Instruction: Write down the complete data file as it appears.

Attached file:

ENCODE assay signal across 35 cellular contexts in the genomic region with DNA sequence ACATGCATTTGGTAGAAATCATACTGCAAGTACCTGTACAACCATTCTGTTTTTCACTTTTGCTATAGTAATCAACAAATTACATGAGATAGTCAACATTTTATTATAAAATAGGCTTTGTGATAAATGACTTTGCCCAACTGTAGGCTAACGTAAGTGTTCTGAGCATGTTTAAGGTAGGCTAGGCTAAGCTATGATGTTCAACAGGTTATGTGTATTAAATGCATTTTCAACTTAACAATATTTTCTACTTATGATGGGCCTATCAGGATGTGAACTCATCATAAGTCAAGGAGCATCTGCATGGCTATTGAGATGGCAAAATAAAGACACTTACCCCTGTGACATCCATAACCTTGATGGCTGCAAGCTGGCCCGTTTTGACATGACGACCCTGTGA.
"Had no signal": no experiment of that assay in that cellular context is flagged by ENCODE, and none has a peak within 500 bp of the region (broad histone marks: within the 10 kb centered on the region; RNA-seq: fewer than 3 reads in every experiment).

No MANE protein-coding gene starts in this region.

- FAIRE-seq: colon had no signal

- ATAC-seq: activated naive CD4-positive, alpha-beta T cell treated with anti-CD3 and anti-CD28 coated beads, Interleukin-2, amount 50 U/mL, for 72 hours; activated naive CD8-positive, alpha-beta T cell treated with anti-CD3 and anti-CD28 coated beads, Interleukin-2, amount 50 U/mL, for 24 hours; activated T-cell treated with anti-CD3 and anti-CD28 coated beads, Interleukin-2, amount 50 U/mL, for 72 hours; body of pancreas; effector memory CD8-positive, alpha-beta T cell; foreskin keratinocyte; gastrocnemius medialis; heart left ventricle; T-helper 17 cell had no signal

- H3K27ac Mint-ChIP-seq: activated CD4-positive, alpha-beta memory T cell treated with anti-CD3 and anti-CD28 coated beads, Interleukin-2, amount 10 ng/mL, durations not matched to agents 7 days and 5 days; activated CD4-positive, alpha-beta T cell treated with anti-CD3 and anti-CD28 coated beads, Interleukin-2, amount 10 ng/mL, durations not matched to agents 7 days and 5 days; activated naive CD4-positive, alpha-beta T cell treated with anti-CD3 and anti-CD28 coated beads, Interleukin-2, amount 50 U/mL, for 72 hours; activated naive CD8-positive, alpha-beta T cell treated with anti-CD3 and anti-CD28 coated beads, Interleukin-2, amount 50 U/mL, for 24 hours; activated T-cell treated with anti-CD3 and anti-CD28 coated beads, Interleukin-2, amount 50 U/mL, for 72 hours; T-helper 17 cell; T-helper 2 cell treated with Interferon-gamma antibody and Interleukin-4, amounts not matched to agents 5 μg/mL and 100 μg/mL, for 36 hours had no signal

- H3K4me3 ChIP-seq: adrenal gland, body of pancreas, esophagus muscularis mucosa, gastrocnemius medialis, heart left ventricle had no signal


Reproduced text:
ENCODE assay signal across 35 cellular contexts in the genomic region with DNA sequence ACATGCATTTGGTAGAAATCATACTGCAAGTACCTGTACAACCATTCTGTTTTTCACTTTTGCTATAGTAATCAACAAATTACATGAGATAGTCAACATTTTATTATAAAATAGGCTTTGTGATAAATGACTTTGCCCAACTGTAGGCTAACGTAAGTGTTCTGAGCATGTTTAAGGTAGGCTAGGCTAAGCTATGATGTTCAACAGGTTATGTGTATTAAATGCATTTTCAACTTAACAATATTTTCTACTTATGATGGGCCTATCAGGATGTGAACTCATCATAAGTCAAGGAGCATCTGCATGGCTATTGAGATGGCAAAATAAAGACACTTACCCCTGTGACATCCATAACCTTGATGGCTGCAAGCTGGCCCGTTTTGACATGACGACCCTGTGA.
"Had no signal": no experiment of that assay in that cellular context is flagged by ENCODE, and none has a peak within 500 bp of the region (broad histone marks: within the 10 kb centered on the region; RNA-seq: fewer than 3 reads in every experiment).

No MANE protein-coding gene starts in this region.

- FAIRE-seq: colon had no signal

- ATAC-seq: activated naive CD4-positive, alpha-beta T cell treated with anti-CD3 and anti-CD28 coated beads, Interleukin-2, amount 50 U/mL, for 72 hours; activated naive CD8-positive, alpha-beta T cell treated with anti-CD3 and anti-CD28 coated beads, Interleukin-2, amount 50 U/mL, for 24 hours; activated T-cell treated with anti-CD3 and anti-CD28 coated beads, Interleukin-2, amount 50 U/mL, for 72 hours; body of pancreas; effector memory CD8-positive, alpha-beta T cell; foreskin keratinocyte; gastrocnemius medialis; heart left ventricle; T-helper 17 cell had no signal

- H3K27ac Mint-ChIP-seq: activated CD4-positive, alpha-beta memory T cell treated with anti-CD3 and anti-CD28 coated beads, Interleukin-2, amount 10 ng/mL, durations not matched to agents 7 days and 5 days; activated CD4-positive, alpha-beta T cell treated with anti-CD3 and anti-CD28 coated beads, Interleukin-2, amount 10 ng/mL, durations not matched to agents 7 days and 5 days; activated naive CD4-positive, alpha-beta T cell treated with anti-CD3 and anti-CD28 coated beads, Interleukin-2, amount 50 U/mL, for 72 hours; activated naive CD8-positive, alpha-beta T cell treated with anti-CD3 and anti-CD28 coated beads, Interleukin-2, amount 50 U/mL, for 24 hours; activated T-cell treated with anti-CD3 and anti-CD28 coated beads, Interleukin-2, amount 50 U/mL, for 72 hours; T-helper 17 cell; T-helper 2 cell treated with Interferon-gamma antibody and Interleukin-4, amounts not matched to agents 5 μg/mL and 100 μg/mL, for 36 hours had no signal

- H3K4me3 ChIP-seq: adrenal gland, body of pancreas, esophagus muscularis mucosa, gastrocnemius medialis, heart left ventricle had no signal